And He will keep being at work in their life and work as congregation and pastor if they understand what Christ has called them to do. Take a look at verse 12, please: “[Christ gave pastors] to equip the saints for the work of ministry, for building up the body of Christ…”
Your mission as pastor of Saint Peter Lutheran Church, Philip, is to equip the people to be the Church.
That means empowering them, living alongside of them, teaching them, training them, and inspiring them to do the ministry.
It doesn’t mean that you’re to be the minister.
It means, to paraphrase the Augsburg Confession, that basic statement of Lutheran Christian belief, rightly teaching, preaching, and living the Gospel, the Word of God, and rightly administering the sacraments, Holy Baptism and Holy Communion.
The Church doesn’t need Super Pastors.
Christ doesn’t call anyone to be a Super Pastor.
Christ has called you, Philip, to work as a servant leader, teacher, preacher, comforter of the bereaved and the sick, and trainer so that the whole congregation can do ministry.
A strong tenet of Lutheran belief revolves around the priesthood of all believers explained in 1 Peter 2:9. Speaking to all Christians--laypeople and pastors, Peter says: “...you are a chosen race, a royal priesthood, a holy nation, a people for his own possession, that you may proclaim the excellencies of him who called you out of darkness into his marvelous light.”
The whole Church--laypeople and pastors--is called to tell the world about and to live out its faith in Jesus.
And your call, Philip, isn’t to do the ministries that God has called and empowered the people of your congregation to do, but to equip them, first by being a model, to do those ministries.
Our lesson from Ephesians then tells us what the goal of this equipping is.
Verse 13: “until we all [congregations and pastors] attain to the unity of the faith and of the knowledge of the Son of God, to mature manhood, to the measure of the stature of the fullness of Christ, so that we may no longer be children, tossed to and fro by the waves and carried about by every wind of doctrine, by human cunning, by craftiness in deceitful schemes. Rather, speaking the truth in love, we are to grow up in every way into him who is the head, into Christ…”
Do you all remember the sense of accomplishment, maybe relief, you felt the first time you rode a bike without training wheels or tied your shoes?
Or graduated from the sixth grade, then high school, maybe college, even grad school?
Or on your first day of a paid, honest-to-goodness W2-worthy job?
Or when you got a raise or promotion?
Beyond the money or the compliments that come from meeting such milestones, there is a deep-down sense of fulfillment that comes from them all. They make us feel like we’re growing up, like we're moving forward.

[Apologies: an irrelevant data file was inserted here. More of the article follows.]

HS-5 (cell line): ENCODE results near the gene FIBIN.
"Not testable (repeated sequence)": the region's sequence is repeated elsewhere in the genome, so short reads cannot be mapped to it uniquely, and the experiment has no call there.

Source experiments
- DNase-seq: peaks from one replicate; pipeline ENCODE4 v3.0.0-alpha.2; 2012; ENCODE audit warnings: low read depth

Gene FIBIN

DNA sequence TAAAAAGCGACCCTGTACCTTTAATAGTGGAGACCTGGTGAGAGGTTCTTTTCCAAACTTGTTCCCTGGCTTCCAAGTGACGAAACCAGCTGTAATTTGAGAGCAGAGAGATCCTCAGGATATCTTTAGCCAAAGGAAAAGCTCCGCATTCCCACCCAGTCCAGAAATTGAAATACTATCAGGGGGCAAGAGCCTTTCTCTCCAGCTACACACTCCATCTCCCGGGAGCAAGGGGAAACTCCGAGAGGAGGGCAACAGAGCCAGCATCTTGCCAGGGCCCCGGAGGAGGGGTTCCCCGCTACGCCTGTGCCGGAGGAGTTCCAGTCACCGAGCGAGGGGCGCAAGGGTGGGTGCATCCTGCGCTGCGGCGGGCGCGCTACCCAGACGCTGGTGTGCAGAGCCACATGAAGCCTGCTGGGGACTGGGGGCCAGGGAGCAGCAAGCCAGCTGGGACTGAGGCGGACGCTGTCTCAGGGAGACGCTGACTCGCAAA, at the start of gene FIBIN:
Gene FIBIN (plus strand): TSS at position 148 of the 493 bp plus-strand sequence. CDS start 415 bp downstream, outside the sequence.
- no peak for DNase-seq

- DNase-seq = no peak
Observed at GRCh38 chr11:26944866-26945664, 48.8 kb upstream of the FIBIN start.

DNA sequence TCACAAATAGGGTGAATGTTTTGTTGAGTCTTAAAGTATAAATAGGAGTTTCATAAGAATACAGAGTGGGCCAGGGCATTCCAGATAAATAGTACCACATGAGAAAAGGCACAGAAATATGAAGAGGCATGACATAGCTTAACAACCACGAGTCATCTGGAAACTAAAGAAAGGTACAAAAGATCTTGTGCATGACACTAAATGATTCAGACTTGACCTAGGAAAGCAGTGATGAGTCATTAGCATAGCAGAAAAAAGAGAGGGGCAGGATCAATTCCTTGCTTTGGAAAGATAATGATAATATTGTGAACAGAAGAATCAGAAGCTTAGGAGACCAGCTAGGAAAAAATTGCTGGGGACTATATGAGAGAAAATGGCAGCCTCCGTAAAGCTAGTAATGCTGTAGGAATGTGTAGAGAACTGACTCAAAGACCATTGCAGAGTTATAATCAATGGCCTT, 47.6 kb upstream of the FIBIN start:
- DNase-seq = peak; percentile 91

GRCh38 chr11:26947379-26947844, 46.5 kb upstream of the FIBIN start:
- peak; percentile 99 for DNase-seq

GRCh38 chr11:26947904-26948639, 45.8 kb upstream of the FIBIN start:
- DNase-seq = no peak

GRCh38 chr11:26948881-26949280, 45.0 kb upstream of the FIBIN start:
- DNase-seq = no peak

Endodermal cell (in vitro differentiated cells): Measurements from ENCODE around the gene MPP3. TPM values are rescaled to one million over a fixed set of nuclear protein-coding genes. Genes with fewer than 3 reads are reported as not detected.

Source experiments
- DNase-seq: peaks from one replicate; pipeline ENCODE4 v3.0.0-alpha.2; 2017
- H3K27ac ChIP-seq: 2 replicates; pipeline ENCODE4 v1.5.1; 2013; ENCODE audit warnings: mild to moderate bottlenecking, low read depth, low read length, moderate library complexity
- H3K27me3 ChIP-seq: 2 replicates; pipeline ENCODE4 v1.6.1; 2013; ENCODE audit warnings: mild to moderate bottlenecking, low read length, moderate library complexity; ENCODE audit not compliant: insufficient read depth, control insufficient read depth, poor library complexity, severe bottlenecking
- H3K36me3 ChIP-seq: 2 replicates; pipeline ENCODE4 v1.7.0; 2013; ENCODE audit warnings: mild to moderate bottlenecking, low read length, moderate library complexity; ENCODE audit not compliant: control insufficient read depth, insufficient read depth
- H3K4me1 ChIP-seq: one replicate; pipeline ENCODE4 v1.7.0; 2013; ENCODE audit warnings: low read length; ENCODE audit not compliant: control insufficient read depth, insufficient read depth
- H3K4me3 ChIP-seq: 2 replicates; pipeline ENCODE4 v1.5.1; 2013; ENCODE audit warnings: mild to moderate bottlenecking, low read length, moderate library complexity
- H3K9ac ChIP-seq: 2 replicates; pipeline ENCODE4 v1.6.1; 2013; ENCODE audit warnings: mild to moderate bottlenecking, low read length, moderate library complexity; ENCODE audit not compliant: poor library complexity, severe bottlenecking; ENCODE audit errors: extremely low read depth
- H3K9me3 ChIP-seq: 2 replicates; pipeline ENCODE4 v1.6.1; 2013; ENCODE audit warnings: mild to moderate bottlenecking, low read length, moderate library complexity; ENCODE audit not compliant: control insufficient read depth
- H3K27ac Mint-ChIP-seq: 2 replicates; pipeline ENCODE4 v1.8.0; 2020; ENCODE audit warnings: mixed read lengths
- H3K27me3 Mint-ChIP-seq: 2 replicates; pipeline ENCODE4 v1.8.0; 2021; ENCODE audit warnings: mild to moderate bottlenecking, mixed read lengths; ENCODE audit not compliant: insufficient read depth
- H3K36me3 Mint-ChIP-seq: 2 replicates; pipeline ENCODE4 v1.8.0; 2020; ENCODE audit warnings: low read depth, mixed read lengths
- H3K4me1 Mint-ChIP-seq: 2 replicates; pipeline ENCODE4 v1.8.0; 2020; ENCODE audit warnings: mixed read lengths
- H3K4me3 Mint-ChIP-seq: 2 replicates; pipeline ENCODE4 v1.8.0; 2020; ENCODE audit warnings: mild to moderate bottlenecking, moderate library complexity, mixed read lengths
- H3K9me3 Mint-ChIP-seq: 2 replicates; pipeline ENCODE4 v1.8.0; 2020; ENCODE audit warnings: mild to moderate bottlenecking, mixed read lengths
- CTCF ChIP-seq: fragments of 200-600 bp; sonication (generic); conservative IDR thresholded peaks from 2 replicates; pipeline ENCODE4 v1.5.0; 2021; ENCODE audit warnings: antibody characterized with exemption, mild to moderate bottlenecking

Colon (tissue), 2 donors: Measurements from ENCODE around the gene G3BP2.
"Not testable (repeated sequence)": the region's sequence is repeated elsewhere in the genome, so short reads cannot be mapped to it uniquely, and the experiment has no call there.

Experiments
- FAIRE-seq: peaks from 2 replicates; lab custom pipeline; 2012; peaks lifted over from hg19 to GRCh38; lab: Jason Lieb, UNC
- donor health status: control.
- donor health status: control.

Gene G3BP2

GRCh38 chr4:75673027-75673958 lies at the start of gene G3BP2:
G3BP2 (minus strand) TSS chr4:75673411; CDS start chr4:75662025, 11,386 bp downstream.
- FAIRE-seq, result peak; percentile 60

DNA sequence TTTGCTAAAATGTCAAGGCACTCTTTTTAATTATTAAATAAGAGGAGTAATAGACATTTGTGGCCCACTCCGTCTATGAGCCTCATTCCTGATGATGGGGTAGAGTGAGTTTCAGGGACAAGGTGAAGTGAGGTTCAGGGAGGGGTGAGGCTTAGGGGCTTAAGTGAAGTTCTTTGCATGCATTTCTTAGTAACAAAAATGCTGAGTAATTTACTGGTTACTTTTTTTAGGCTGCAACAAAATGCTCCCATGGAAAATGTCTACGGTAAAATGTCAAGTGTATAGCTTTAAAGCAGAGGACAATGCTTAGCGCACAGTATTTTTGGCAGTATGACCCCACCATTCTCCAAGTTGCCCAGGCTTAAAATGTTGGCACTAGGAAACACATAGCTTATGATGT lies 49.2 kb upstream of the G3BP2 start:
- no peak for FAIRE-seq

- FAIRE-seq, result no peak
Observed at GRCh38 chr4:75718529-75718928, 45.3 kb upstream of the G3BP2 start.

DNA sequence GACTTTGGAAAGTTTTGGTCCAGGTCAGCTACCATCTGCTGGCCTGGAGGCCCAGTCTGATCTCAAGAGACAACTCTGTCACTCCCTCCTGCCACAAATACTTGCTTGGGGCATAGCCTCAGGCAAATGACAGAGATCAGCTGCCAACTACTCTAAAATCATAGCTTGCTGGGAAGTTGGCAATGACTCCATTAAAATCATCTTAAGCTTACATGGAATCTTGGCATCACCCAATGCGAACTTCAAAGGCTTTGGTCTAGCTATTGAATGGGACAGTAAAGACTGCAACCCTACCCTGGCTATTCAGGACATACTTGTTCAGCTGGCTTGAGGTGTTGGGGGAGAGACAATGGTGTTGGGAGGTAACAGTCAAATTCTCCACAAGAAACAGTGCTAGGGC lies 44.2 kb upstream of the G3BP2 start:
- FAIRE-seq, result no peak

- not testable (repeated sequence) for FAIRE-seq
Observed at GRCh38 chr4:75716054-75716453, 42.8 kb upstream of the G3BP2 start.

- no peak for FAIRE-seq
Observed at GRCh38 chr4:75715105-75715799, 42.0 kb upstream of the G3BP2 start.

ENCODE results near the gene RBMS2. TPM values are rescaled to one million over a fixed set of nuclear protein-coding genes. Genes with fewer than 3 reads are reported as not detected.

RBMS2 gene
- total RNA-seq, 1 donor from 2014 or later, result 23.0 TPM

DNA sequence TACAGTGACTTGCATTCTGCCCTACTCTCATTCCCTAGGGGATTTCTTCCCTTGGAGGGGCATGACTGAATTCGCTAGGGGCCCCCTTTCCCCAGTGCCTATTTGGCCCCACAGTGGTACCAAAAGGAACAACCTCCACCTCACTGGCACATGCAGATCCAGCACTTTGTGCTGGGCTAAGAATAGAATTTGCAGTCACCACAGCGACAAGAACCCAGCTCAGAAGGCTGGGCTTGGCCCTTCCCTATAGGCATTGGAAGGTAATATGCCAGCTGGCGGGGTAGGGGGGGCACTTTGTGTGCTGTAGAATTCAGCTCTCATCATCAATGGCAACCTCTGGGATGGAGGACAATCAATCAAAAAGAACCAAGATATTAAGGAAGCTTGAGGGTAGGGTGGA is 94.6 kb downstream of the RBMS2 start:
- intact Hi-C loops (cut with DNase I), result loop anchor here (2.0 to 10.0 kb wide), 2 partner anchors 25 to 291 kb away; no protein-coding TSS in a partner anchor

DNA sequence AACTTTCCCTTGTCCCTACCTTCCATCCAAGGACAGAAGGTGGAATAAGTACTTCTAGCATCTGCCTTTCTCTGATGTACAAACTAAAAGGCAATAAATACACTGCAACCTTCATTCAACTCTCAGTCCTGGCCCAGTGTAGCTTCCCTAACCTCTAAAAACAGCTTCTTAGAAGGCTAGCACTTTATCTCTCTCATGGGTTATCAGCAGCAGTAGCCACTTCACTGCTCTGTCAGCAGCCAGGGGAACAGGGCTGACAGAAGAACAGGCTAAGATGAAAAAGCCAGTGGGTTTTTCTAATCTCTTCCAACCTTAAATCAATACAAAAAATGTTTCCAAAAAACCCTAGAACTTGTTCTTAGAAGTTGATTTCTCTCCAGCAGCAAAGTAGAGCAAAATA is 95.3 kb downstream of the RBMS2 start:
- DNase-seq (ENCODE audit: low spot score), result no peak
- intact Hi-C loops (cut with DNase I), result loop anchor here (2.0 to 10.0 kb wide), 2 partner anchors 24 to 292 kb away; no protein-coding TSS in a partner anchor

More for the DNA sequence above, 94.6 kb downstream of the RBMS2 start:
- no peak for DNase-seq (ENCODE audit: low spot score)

It’s a fundamental truth of life that we’re either growing or we’re dying; there’s no middle ground.
No responsible father keeps tying his kid’s shoe when the kid is thirty-five.
No good mom takes her daughter’s tests or fills in for her at work.
Super Parents like these would rob their kids of growth and fulfillment.
Just so, God wants us to grow in our faith into the fullness of Christ, living, in Luther’s phrase, as little Christs: people who love God and others passionately, people who can help others know Jesus as the way, the truth, and the life, and people who, by the power of the Holy Spirit, can help others know the Word of God and apply it.
Your call, Philip, isn’t to be the token Christian who does all of this.
Your call is to multiply the impact the crucified and risen Jesus can have on every life by equipping the people of Saint Peter and yourself to “grow up in every way into him who is the head, into Christ…”
If you focus on that, I promise that you’ll have more than enough work to do!
You’ll forgo having everyone think of you as Super Pastor. But you will sense God telling you, “Well done, good and faithful servant.”
And people of Saint Peter, if you will allow yourself to be equipped for the life of ministry to which every believer in Jesus is called, you will know the joy and the fulfillment of living in sync with God, of growing up and knowing more of His blessings, and, most importantly, knowing Jesus Christ Himself.
Saint Peter, Amy, and Philip, I pray God’s blessings as you take your journey of faith in Christ together.
[This was shared during the installation of Philip Daniels as pastor of Saint Peter Lutheran Church in Walburg, Texas.]
[Blogger Mark Daniels is the pastor of Living Water Lutheran Church, Centerville, Ohio.]